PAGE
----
So how should church leaders deal with mental illness- they should reach out, to their elders or their wise counsel. They should step down from leadership and look after their health, before trying to look after the mental health of others. It’s about humbling yourself and admitting that you don’t have it all together, not promoting the fact you don’t have it all together.
Normalising mental health is not the job of the church. The church is commissioned to get alongside the lost, hurting and broken to disciple them (Matthew chapter 28, verse 16-20). The church, in essence is in prime position to de -normalise it by giving hope to those who are suffering, by getting alongside them.
God never wanted to see His people who were fearfully and wonderfully made (Psalm chapter 139, verse 14), in His likeness and image (Genesis chapter 1, verse 27) to go through such challenges. It's not what is ‘normal’ in God’s eyes.
Instead, it breaks God’s heart to see his people suffer. Yet so many of us are faced with such struggles and challenges.
The answer is to treat it. It’s to equip our church leaders with the tools they need to help aid those they walk alongside who are suffering, but also to give them the chance to get the help they need if they struggle themselves.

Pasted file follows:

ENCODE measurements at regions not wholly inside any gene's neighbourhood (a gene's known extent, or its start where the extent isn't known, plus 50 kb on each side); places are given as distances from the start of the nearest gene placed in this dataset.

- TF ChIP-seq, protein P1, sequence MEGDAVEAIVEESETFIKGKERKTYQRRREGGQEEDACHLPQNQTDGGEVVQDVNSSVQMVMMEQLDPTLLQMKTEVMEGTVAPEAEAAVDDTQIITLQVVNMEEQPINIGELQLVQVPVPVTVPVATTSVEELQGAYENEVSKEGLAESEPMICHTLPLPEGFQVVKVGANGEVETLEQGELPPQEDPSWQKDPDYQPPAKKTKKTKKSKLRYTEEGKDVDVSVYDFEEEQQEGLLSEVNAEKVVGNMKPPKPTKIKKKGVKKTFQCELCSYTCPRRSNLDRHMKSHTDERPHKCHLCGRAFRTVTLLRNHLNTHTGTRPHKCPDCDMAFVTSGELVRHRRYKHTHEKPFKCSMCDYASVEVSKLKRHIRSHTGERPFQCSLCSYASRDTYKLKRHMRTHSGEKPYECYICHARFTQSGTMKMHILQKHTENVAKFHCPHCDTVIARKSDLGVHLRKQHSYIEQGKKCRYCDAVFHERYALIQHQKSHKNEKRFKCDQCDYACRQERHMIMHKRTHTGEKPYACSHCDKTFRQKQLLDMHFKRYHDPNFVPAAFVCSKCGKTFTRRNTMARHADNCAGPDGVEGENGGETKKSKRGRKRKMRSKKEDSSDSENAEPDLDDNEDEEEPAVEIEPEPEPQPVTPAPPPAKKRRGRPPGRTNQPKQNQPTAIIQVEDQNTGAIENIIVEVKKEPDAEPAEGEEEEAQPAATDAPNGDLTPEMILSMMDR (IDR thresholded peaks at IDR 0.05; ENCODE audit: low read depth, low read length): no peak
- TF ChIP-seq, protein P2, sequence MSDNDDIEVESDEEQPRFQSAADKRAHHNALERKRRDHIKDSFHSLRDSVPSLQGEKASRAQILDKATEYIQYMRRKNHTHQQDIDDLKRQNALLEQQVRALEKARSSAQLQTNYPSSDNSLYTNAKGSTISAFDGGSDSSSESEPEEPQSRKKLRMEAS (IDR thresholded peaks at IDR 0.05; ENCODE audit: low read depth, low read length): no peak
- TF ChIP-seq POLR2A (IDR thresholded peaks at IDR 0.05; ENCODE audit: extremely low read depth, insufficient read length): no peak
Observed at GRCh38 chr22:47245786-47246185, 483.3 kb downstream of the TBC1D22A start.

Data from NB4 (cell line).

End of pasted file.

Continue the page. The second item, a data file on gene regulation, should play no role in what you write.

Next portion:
Its making sure that the church is being led by leaders with sound judgement, who can guide those suffering at a time that they themselves do not need guidance from the same issue.
Whilst it is evident that following Jesus doesn’t mean you will never deal with mental illness, or that even pastors can feel the impacts of it, the answer for the church is not just advocacy of mental health.
The answer for the church is discipleship, pray and focusing on the growth of individual’s suffering, led by leaders of sound judgement. Helped by those who have already been helped and healed.
Araina Kazia Pereira from Wellington, New Zealand is a published writer having written for various outlets and most recently joining as a Press Service International young writer. She enjoys asking the big questions and writing about the challenging questions that she has wrestled with in her own journey, as well as her learnings along the way. You can contact her at email@example.com.